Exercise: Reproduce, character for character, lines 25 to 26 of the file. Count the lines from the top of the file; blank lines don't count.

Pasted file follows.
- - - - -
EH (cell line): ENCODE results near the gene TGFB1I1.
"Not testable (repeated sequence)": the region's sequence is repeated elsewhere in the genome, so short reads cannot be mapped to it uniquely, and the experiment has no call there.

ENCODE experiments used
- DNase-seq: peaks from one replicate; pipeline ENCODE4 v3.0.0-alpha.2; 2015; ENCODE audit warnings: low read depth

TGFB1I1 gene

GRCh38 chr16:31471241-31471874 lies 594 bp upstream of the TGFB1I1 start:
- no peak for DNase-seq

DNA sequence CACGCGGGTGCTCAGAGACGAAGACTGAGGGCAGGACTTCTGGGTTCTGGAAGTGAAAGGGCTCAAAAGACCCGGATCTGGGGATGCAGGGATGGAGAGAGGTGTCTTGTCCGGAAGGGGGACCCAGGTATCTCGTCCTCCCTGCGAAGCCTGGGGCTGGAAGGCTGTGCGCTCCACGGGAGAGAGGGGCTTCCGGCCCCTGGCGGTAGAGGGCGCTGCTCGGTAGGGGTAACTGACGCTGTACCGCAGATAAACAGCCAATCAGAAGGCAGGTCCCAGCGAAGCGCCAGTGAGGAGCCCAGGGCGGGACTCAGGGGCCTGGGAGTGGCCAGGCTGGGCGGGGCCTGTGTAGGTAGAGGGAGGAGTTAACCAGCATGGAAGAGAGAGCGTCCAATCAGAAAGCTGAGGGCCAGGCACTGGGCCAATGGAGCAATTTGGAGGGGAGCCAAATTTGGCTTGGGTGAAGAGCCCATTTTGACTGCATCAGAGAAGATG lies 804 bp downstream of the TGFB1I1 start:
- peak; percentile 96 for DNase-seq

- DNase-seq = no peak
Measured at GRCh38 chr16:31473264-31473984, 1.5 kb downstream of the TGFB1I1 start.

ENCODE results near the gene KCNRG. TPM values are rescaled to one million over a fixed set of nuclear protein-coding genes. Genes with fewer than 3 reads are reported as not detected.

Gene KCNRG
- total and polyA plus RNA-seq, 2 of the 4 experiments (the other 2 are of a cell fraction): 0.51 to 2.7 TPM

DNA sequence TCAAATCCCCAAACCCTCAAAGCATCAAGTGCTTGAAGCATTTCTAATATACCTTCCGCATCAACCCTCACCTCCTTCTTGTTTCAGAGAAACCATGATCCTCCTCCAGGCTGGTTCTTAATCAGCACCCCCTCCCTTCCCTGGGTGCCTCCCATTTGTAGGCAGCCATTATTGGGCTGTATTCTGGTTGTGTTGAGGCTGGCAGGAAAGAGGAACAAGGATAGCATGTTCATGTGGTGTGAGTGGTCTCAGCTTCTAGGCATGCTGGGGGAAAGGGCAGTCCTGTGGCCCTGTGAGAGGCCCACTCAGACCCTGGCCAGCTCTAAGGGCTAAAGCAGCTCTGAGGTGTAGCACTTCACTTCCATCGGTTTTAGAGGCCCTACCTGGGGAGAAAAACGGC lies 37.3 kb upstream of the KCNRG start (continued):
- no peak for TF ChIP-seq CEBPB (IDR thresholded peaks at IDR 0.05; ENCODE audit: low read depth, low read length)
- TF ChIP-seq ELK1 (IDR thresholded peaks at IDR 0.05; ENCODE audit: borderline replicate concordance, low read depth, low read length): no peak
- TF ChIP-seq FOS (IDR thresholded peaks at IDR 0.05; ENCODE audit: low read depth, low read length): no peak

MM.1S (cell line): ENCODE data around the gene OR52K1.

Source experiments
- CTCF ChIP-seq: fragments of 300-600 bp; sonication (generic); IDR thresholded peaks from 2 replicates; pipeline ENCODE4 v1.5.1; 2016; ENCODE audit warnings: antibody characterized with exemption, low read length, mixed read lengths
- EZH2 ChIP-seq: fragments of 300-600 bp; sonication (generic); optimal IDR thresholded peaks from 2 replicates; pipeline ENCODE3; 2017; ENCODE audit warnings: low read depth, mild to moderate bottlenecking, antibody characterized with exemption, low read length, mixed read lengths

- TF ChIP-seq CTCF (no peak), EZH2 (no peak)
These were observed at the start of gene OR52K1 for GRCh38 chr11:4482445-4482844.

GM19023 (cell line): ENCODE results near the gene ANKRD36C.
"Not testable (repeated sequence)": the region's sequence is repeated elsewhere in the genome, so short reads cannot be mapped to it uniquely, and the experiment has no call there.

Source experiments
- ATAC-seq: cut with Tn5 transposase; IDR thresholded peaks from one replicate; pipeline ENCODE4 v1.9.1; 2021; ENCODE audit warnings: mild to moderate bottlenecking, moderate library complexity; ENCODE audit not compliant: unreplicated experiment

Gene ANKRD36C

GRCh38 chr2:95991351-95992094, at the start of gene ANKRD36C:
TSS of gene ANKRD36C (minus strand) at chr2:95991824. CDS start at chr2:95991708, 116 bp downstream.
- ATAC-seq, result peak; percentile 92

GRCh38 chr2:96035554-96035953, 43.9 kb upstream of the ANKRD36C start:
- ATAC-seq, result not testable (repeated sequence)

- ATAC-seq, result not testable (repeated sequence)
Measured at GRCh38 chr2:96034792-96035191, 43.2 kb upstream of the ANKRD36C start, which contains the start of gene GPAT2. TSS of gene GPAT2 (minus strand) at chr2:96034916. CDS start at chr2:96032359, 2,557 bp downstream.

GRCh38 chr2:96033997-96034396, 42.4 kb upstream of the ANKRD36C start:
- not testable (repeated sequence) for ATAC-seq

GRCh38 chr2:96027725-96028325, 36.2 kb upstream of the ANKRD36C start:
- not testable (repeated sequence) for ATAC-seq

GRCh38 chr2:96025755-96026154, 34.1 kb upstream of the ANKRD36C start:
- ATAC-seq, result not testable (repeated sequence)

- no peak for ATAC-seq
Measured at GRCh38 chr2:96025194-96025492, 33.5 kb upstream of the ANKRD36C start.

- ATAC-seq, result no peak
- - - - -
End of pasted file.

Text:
GM19023 (cell line): ENCODE results near the gene ANKRD36C.
"Not testable (repeated sequence)": the region's sequence is repeated elsewhere in the genome, so short reads cannot be mapped to it uniquely, and the experiment has no call there.